N.I.C.E. 2014

Northants Internation Comic Expo, usually my last major UK convention of the year as Thought Bubble is tough to get the time off work for and usually a little too close to Christmas (ick, hate saying that word before November) for me to be able to spend any decent amount of money.  So, NICE is my last opportunity of the year to go meet some cool creators, have a good hunt for comics and maybe get some sketches done.  So, based on last year, I was really looking forward to this year’s show and, for the most part, it didn’t disappoint!  This year was scaled back somewhat in size, at least in terms of the number of sellers at the show which meant that there wasn’t even one of the good old 50p sellers in attendance.  That was pretty much the only part of the weekend that let me down, where everything else was concerned it was fantastic.  A well organised, reasonably priced and enjoyable convention which seems to attract only the nicest sellers and attendees.  I’m going to break today’s post down into three sections, first we will look at the show itself, who was there, how it was laid out and what worked.  Then I’ll let you have a look at the particularly cool stuff I walked away from the show with, then we shall have a look at the sponsors of the show, local comic shop Close Encounters.

Started off on the Saturday and, unlike LSCC, doors opened at 10am and there weren’t early entry tickets available to buy so it meant that I could get a bit of a lie in after driving from Birmingham to Bedford the day before.  We managed to time it pretty well so that we were relatively near the front and by the time the doors were opened, the queue had snaked quite far down the road as you can see below.

Inside the main room was incredibly well laid out, with tables for sellers and creators going all the way round the outside of the room, with an island in the middle purely housing more artists and writers.  There were two parts upstairs too, a balcony overlooking the main room where the “sketch roulette” took place and another room the other side of the stairs which contained more artists.  Spreading the artists over two rooms like this allowed the organisers to use last years seller room as a panel room this time around.  Addmitedly I didn’t manage to make it to any panels, there was only really the one I wanted to see which was a discussion around a popular modern comic argument; traditional art vs digital art.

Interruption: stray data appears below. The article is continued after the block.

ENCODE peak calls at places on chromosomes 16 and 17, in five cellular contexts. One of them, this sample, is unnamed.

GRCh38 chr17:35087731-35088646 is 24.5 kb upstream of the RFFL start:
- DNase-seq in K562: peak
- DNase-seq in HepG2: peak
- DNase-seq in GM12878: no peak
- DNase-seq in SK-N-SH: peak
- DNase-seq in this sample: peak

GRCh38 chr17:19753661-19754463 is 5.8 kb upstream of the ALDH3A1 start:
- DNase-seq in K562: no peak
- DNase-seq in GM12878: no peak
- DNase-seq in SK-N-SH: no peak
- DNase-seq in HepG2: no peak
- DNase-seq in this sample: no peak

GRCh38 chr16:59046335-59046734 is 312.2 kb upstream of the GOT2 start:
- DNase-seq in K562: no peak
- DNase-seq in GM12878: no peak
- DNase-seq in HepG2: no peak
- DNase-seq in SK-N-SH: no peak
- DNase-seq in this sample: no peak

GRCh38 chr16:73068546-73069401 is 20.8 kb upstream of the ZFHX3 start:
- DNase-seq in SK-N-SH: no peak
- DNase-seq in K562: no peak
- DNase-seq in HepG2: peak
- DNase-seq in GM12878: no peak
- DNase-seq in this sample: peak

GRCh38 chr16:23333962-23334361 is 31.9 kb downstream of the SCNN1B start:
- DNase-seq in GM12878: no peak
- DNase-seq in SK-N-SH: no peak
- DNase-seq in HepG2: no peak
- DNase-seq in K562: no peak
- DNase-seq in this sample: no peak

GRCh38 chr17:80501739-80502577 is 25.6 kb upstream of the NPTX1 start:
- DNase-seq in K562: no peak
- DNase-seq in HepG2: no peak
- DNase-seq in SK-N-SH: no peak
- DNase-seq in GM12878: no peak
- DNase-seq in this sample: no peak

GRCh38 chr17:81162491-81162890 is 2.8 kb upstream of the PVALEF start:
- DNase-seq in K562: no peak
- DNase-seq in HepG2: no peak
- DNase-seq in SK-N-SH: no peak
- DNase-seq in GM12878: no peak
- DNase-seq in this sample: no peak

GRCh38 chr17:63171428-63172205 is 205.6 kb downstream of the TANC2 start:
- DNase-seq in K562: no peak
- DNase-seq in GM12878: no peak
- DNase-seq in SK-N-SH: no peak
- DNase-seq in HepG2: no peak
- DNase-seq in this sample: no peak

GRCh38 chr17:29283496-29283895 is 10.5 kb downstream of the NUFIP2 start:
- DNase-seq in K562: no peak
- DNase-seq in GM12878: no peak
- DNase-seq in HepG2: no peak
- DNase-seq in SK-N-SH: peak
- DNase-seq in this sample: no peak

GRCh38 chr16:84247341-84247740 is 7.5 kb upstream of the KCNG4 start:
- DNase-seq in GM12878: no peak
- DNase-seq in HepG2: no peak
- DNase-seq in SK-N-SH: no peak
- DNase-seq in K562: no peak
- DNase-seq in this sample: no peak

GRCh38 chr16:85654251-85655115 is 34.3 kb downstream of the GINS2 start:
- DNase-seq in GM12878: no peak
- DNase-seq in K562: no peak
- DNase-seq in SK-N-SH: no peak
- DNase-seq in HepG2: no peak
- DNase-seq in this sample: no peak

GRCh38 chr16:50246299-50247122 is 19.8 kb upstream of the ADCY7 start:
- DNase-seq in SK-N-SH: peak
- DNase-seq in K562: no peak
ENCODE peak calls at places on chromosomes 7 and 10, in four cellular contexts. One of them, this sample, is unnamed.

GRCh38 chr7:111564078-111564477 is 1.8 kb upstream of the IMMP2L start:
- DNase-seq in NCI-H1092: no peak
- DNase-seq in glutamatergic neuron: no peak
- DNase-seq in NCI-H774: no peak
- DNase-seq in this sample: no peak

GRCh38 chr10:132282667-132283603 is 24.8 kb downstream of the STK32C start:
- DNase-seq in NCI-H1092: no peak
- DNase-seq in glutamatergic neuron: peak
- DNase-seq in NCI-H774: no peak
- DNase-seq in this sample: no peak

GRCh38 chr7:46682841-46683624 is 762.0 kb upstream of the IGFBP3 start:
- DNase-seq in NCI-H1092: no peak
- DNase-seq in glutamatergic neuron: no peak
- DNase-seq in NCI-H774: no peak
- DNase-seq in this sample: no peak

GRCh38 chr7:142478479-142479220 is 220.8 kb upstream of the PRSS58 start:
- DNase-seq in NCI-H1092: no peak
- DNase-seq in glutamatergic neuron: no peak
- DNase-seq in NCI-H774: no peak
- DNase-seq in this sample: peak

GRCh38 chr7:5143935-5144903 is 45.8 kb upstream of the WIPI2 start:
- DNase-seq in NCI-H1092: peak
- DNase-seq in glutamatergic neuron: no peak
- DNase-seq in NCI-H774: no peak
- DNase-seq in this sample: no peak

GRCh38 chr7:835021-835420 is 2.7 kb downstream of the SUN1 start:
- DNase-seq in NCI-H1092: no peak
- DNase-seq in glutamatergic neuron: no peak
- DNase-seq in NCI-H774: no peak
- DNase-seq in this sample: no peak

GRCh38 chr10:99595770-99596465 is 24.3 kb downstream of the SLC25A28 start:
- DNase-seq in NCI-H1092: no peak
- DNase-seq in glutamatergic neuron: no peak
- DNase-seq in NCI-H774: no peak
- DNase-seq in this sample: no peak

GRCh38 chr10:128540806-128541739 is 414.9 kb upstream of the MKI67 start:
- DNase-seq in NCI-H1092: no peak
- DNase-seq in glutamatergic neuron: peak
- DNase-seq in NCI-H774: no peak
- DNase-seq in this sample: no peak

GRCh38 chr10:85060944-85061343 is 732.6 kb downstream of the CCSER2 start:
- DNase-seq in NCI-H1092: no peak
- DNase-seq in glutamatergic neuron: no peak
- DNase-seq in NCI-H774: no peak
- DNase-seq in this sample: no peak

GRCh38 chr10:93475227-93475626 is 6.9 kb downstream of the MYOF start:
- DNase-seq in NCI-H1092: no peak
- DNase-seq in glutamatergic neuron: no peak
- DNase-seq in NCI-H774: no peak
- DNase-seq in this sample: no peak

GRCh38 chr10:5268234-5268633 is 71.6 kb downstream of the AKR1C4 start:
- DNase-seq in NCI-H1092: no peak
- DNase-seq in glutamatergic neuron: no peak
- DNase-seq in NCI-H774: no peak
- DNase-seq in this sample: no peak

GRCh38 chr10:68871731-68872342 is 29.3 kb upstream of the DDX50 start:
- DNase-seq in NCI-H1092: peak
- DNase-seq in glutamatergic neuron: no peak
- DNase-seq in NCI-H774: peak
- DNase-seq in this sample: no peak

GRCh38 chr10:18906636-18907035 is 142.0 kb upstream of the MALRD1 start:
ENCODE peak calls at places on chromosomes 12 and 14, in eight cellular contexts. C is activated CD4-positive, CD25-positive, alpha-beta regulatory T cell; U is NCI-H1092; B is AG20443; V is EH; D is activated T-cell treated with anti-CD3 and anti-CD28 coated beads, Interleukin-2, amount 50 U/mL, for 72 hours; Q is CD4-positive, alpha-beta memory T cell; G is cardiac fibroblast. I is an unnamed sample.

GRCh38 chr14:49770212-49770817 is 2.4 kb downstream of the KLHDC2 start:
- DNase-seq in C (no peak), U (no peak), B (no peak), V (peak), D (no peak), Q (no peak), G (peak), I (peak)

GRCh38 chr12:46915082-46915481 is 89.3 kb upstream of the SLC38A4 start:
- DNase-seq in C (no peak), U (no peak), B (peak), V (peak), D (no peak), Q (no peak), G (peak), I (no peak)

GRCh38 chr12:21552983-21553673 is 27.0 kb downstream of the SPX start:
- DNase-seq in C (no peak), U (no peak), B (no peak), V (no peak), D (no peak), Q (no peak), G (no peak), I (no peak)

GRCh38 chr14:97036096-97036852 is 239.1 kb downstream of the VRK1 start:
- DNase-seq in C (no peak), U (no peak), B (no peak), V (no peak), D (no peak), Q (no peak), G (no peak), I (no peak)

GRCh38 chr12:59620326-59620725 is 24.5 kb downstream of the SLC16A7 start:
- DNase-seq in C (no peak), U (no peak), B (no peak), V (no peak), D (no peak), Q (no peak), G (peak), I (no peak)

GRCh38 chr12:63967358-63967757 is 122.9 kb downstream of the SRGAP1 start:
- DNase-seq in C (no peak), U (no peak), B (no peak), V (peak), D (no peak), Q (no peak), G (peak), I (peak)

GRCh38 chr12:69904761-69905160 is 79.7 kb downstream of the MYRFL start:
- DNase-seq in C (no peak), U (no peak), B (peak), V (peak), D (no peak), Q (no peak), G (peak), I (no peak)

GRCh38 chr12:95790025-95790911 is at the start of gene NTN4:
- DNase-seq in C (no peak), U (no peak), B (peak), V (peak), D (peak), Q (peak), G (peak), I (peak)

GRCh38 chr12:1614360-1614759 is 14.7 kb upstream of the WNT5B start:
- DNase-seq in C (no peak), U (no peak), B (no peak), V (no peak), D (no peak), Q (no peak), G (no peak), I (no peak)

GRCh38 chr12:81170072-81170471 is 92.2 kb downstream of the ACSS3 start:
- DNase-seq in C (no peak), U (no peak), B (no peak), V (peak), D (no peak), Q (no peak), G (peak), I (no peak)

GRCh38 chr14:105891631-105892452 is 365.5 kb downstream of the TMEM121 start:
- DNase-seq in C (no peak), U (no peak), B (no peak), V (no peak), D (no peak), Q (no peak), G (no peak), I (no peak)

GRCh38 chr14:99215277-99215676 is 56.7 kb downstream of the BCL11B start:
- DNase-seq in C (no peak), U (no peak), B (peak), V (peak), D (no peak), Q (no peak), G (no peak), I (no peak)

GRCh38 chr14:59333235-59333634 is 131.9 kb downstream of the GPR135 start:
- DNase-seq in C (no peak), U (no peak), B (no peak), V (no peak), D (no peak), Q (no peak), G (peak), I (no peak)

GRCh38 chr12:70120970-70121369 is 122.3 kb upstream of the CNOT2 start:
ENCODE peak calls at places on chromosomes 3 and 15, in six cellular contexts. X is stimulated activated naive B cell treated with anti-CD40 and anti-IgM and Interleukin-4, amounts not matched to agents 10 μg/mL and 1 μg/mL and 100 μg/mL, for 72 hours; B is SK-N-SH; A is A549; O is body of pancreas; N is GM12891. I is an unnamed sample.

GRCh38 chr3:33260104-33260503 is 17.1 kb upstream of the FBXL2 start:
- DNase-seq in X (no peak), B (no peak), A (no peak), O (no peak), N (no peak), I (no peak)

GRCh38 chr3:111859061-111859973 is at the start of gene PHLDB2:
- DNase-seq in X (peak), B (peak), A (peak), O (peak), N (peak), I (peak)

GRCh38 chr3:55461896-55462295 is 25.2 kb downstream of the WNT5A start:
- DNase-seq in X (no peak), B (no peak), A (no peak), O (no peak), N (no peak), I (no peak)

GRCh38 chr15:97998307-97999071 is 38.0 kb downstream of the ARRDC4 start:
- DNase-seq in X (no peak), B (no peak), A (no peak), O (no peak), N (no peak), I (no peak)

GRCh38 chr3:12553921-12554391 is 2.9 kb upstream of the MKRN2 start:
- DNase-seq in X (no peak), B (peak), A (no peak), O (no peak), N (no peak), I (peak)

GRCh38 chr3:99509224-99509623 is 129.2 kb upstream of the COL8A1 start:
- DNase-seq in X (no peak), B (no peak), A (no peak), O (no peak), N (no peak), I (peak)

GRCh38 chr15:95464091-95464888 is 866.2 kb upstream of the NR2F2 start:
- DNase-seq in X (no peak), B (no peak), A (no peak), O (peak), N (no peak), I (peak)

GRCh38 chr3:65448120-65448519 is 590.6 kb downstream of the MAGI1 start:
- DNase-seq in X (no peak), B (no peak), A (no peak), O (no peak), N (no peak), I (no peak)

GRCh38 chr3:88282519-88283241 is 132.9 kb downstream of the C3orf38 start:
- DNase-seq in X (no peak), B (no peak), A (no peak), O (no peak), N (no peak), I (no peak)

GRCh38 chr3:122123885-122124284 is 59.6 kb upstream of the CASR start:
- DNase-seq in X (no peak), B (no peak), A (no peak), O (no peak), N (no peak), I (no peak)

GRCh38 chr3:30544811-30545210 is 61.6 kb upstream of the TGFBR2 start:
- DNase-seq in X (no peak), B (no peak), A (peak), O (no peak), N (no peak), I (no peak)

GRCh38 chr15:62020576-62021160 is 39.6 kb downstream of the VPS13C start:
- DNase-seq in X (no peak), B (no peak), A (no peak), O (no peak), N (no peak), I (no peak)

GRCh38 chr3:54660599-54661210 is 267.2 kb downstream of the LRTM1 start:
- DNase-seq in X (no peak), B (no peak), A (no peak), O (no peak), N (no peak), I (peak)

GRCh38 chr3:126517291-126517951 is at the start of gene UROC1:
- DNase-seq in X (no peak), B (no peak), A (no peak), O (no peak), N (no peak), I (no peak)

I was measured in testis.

There were some impressive guests lined up for this year’s show again with the likes of Esad Ribic, Guillem March, Emanuela Lupacchino, Tomeu Morey, David Hine, Carlos Ezquerra, Adi Granov and Charlie Adlard being some of the bigger names there, with many more dotted around the show.  Some were Saturday only but there still seemed to be a whole lot of people around on the Sunday too, with all of the above doing all weekend.

The sketch roulette is an interesting idea too, something I’ve only ever seen done at NICE and I think more conventions should put this into practice.  The way it worked was if you were one of the first 100 people to buy a ticket for the convention (I think) then you would be notified by email that you were eligible for the roulette.  On the day of the roulette, you’d queue up inside the convention and be sent into a room with a row of artists at tables and make your way to the next available artist.  Doesn’t matter who, you don’t get to choose (hence the “roulette” part) and then you get a free sketch for your trouble.  Pretty sweet deal, and it means you get to leave with a free sketch!  Purely just for buying your ticket plenty in advance.  I think it’s a genuinely great idea, and it’s smart from a business point of view for artists to agree to do this.  Think of it like this, if someone who has never paid for a comission or never bought any original art comes along and has this opportunity, comes along to your table and gets a free, awesome sketch, there is a very good chance they’ll want more.  But realistically, unless you are incredibly lucky, you’ll not get another one for free unless you manage to get into the roulette again next year.  There’s also a good chance they’ll remember you, as the artist, and want something else from you knowing that they really liked your roulette sketch.  It brings people into the original art collecting that had maybe never considered doing it before, it makes perfect sense!